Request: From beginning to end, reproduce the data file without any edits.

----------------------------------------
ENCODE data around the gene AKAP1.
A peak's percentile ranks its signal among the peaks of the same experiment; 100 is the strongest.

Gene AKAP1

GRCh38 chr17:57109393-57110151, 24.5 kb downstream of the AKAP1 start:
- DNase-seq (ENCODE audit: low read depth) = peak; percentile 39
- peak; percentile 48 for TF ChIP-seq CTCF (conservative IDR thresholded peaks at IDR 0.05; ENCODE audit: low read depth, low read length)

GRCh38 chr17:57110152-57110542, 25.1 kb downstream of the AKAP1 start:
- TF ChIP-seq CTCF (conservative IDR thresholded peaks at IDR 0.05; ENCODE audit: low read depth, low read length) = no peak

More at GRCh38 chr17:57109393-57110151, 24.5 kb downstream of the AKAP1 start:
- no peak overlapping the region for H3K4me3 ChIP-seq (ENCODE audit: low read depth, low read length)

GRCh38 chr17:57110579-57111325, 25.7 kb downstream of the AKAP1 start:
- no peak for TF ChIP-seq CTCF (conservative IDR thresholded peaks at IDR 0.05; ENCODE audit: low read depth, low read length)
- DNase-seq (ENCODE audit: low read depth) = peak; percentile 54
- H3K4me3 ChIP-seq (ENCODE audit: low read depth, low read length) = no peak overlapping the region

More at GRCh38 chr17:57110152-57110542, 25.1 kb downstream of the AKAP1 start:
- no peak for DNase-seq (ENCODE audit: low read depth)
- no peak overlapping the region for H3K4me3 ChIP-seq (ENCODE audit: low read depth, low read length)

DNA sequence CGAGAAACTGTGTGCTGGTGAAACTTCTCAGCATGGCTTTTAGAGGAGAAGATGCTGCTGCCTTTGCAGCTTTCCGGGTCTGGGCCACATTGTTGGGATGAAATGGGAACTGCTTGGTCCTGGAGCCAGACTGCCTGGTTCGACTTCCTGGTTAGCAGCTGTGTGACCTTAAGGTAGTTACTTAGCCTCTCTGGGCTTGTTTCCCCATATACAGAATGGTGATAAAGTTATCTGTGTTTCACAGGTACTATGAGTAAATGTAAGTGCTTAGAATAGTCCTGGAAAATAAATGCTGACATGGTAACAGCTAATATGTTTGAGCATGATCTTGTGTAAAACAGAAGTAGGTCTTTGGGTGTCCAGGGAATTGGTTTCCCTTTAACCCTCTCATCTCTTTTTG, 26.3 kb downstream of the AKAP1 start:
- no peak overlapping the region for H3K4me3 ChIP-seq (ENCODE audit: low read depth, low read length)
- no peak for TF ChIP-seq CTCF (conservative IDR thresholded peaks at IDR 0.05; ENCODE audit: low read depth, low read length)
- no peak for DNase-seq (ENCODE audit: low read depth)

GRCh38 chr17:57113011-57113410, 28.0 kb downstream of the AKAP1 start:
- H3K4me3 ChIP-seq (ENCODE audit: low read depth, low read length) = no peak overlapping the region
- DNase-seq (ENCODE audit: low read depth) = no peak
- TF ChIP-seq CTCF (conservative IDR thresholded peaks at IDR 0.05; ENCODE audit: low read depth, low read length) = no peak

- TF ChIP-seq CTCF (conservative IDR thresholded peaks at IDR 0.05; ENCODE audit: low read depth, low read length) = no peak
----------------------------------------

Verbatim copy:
ENCODE data around the gene AKAP1.
A peak's percentile ranks its signal among the peaks of the same experiment; 100 is the strongest.

Gene AKAP1

GRCh38 chr17:57109393-57110151, 24.5 kb downstream of the AKAP1 start:
- DNase-seq (ENCODE audit: low read depth) = peak; percentile 39
- peak; percentile 48 for TF ChIP-seq CTCF (conservative IDR thresholded peaks at IDR 0.05; ENCODE audit: low read depth, low read length)

GRCh38 chr17:57110152-57110542, 25.1 kb downstream of the AKAP1 start:
- TF ChIP-seq CTCF (conservative IDR thresholded peaks at IDR 0.05; ENCODE audit: low read depth, low read length) = no peak

More at GRCh38 chr17:57109393-57110151, 24.5 kb downstream of the AKAP1 start:
- no peak overlapping the region for H3K4me3 ChIP-seq (ENCODE audit: low read depth, low read length)

GRCh38 chr17:57110579-57111325, 25.7 kb downstream of the AKAP1 start:
- no peak for TF ChIP-seq CTCF (conservative IDR thresholded peaks at IDR 0.05; ENCODE audit: low read depth, low read length)
- DNase-seq (ENCODE audit: low read depth) = peak; percentile 54
- H3K4me3 ChIP-seq (ENCODE audit: low read depth, low read length) = no peak overlapping the region

More at GRCh38 chr17:57110152-57110542, 25.1 kb downstream of the AKAP1 start:
- no peak for DNase-seq (ENCODE audit: low read depth)
- no peak overlapping the region for H3K4me3 ChIP-seq (ENCODE audit: low read depth, low read length)

DNA sequence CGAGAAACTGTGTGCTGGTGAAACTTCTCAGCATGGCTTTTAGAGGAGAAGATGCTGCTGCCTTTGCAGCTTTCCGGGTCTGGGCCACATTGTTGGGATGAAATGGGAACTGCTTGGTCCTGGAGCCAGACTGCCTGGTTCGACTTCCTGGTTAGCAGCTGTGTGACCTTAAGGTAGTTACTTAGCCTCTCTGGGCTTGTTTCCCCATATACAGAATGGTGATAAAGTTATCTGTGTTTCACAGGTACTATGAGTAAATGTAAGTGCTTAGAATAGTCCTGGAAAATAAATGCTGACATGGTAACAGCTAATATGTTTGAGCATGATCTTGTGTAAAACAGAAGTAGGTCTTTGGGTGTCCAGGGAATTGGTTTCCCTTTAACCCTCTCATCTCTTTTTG, 26.3 kb downstream of the AKAP1 start:
- no peak overlapping the region for H3K4me3 ChIP-seq (ENCODE audit: low read depth, low read length)
- no peak for TF ChIP-seq CTCF (conservative IDR thresholded peaks at IDR 0.05; ENCODE audit: low read depth, low read length)
- no peak for DNase-seq (ENCODE audit: low read depth)

GRCh38 chr17:57113011-57113410, 28.0 kb downstream of the AKAP1 start:
- H3K4me3 ChIP-seq (ENCODE audit: low read depth, low read length) = no peak overlapping the region
- DNase-seq (ENCODE audit: low read depth) = no peak
- TF ChIP-seq CTCF (conservative IDR thresholded peaks at IDR 0.05; ENCODE audit: low read depth, low read length) = no peak

- TF ChIP-seq CTCF (conservative IDR thresholded peaks at IDR 0.05; ENCODE audit: low read depth, low read length) = no peak